Given Upstream Color‘s stubbornness to provide upfront explanations for what its isolated images, characters, and even sounds signify in the larger picture, it’s the kind of film that demands your full attention from start to end, completing its closed loop for yourself. As hard as I cringe over the word choice of my seven-years-stale plea that more people experience it in a proper theater, I can at least stand by the sentiment that full, undistracted immersion in that environment was its best shot of wholly winning over an audience. The best you can do to recreate that experience now is locking your smartphone away in another room and burying your ears in some high-end headphones. Hopefully this better-elaborated reasoning on why this film is worth that effort will convince someone new to experience this low-budget, high-ambition sci-fi chiller for themselves. Either way, I should probably cut myself some slack for my shortcomings in singing its praises – both now and in 2013. It’s an exceedingly difficult film to describe to anyone who hasn’t already fallen under its spell themselves. However, I do feel an eerie, soul-deep connection to those who’ve been a defender of it as one of the decade’s great works, as it could have easily been one of the many great 2010s indies to slip into total obscurity.

-Brandon Ledet

The Lady and the Monster (1944)

It’s sometimes difficult to recognize the value of a work done right when it’s been diluted by enough cheaper, sillier versions of its exact aesthetic. R.E.M. & Throwing Muses no longer sound like paradigm-shifting college rock innovators now that their sound has been assimilated & dispersed. John Carpenter’s Halloween will never again be as jarring as it was before it inspired an entire genre of immitators. We can never truly go back to the awe of the first appearance of the CG brontosaurus in Jurassic Park. Familiarity & normalization can be the worst enemy of a movie, especially a thriller that’s looking to shock you into a state of terror. The 1944 horror curio The Lady and the Monster is a blatant victim of over-familiarity. In the 1950s & 60s, sci-fi horror films boasting its exact plot structure & bleep-bloop future-machines were a dime a dozen (with They Saved Hitler’s Brain & The Brain that Wouldn’t Die being the most readily recognizable examples), but in the 1940s The Lady and the Monster would have been much more striking in its tone & brutality. A film this handsomely crafted & zeitgeist-predictive should stand out as a kind of innovator in its field, but I can’t help but take its achievements at least somewhat for granted. It’s just an aesthetic I’ve seen too many times before.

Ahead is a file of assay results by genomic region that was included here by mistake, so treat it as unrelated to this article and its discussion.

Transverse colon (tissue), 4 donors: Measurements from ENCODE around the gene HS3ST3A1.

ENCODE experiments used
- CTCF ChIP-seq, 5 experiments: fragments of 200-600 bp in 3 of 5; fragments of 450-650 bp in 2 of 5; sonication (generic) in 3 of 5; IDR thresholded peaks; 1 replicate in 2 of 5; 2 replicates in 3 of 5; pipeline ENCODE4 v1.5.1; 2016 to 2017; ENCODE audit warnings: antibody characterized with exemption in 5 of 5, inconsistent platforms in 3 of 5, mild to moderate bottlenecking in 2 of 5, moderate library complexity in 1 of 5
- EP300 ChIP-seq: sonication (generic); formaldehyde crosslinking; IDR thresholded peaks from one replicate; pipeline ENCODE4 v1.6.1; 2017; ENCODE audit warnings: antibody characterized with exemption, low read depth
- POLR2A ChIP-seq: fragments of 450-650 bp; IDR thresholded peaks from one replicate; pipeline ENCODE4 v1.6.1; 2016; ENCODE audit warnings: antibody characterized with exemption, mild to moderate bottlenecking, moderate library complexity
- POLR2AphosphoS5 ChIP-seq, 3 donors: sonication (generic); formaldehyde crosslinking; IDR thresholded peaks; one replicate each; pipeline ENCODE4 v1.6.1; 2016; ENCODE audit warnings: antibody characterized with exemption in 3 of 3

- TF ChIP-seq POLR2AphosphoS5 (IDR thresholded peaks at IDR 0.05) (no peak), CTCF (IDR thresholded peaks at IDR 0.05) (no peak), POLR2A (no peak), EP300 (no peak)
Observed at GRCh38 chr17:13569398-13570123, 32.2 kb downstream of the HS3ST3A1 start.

Underlit wealthy creeps occupy a dank gothic mansion, complete with a menacing science lab. The only female lab assistant (Czech figure skater-turned-actress Vera Ralston, who often boasted about the time she insulted Hitler to his face at the 1936 Olympics) finds herself in a love triangle with her fellow lab partner and their mad scientist boss (infamous Greed-director-turned-character-actor Eric von Strondheim). This tension is amplified when the stressed-out trio fall into a Dr. Frankenstein plot in an initially successful experiment to keep a human brain’s “electrical beat” intact after its host’s death, using only lab equipment. Said brain belongs to a millionaire reprobate who “survived” a plane crash and whose wife & lawyer are very interested in the circumstances of his supposed death. The brain has its own mysteries to solve as well, a task it completes by possessing the minds of the scientists who keep it alive and sending them sleuthing for clues. As much as the film resembles 1950s drive-in horrors that would follow, it’s also a low-end version of a 1940s noir— an intensely-lit investigation of a mysterious web of cheats & double-crossings. If it can be understood as idiosyncratic in any way, its peculiarity is in that hybrid of genres & temporal sensibilities.

One thing is for sure: if The Lady & the Monster were made in the 1950s or 60s, there would have been a much more explicit depiction of the mind-controlling millionaire brain itself. As is, the brain only appears as a loaf-shaped silhouette adorned with extraneous wires, which isn’t quite as satisfying as the cheaper thrill of actually getting a good look at it. I assume the the 1953 film Donovan’s Brain, adapted from the same novel as The Lady and the Monster, took an entirely different approach. At the same time, I doubt Donovan’s Brain is nearly as handsomely crafted as its sci-fi noir predecessor, as there are countless other 1950s sci-fi horrors with a near identical premise and yet very few of them, if any, actually look this good. The acting is superb. The exterior shot miniatures & impossibly tall ceilings recall German Expressionist silent horrors like Destiny & The Hands of Orlac. The attention to lighting is a wonderful split between that silent era & the noir pictures the film has a direct lineage from. Still, no matter how technically well-made The Lady and the Monster is in terms of craft, I can’t help but somewhat undervalue it, due almost entirely to overly familiar tropes that would not have been nearly as cliché in 1944. I feel as if we’re all susceptible to taking this one for granted, no matter how much we try not to.

-Brandon Ledet